The air insideThe air inside the body is quite important, especially for the low range
on the instrument. It can vibrate a little like the air in a bottle when
you blow across the top. In fact if you sing a note somewhere between
F#2 and A2 (it depends on the guitar) while holding your ear close to the
sound hole, you will hear the air in
the body resonating. This is called the Helmholtz resonance and is introduced below. Another way to hear the effect of this
resonance is to play the open A string and, while it is sounding, move
a piece of cardboard or paper back and forth across the soundhole. This
stops the resonance (or shifts it to a lower frequency) and you will notice
the loss of bass response when you close up the hole. The air inside is
also coupled effectively to the lowest resonance of the top plate. Together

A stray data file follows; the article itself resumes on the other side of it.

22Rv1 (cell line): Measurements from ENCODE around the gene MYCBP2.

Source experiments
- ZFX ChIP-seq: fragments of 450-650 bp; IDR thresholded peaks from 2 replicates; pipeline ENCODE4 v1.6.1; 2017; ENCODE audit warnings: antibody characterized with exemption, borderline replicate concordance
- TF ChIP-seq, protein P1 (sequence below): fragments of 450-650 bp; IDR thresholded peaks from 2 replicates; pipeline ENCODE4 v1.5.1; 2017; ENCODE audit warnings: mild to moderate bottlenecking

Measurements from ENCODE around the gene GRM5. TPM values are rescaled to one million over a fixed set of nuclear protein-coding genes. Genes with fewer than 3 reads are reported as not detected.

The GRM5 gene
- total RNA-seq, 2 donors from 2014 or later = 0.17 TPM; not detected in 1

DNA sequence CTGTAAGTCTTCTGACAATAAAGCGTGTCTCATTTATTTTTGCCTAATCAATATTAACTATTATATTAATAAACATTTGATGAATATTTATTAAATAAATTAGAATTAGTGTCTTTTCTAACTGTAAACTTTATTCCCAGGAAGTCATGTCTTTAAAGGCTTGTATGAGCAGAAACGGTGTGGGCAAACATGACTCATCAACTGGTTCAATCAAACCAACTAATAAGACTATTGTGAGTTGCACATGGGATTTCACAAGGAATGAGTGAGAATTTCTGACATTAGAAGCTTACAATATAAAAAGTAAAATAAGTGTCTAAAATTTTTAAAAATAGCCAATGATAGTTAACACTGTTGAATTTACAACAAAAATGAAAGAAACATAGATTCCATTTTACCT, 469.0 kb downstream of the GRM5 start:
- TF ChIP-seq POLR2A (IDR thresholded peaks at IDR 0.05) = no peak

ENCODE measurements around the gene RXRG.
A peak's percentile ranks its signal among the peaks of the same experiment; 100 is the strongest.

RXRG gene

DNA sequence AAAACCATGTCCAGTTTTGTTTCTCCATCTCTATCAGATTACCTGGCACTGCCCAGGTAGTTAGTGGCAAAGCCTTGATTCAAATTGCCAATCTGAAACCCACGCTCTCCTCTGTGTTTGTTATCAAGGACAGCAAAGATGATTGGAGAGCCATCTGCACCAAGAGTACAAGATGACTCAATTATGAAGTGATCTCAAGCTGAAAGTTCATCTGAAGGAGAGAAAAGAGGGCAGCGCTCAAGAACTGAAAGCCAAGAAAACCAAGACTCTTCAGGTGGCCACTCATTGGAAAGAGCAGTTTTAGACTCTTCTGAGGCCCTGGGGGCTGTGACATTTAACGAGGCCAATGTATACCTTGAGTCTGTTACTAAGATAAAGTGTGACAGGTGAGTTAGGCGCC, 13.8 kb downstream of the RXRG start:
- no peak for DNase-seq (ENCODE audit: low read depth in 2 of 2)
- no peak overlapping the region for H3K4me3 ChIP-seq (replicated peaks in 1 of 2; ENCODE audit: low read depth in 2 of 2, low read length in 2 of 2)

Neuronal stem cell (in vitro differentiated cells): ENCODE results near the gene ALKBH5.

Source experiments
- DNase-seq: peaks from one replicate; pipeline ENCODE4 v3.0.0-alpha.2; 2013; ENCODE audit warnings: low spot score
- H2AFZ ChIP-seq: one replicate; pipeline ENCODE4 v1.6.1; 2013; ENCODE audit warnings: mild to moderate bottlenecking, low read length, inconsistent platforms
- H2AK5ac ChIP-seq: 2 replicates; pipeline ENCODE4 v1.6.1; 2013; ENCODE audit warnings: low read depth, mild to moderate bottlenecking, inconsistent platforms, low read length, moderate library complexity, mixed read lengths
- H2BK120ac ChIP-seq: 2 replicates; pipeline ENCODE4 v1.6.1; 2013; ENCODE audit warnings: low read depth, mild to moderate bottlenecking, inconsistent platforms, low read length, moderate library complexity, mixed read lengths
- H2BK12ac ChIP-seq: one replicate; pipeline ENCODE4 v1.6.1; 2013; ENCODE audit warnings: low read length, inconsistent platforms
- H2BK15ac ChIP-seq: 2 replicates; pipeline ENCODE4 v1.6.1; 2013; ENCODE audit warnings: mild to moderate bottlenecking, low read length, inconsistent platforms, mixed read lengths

they give a strong resonance at about an octave above the main air resonance. The air also couples the motion of the top and back plates to some extent.
The Helmholtz resonance of a guitar is due to the air at the
soundhole oscillating, driven by the springiness of the air inside the body. I expect that everyone has blown across the top of a bottle and enjoyed the
surprisingly low pitched note that results. This lowest guitar resonance is
similar. Air is springy: when you compress it, its pressure increases. Consider
a 'lump' of air at the soundhole. If this moves into the body a small distance, it compresses the internal air. That pressure now drives the 'lump' of air out but,
when it gets to its original position, its momentum takes it on outside the
body a small distance. This rarifies the air inside the body, which then
sucks the 'lump' of air back in. It can thus vibrate like a mass on a spring.
In practice, it is not just the compression of the air in the body, but also
the distension of the body itself which generates the higher pressure. This is analysed quantitatively in Helmholtz Resonance.
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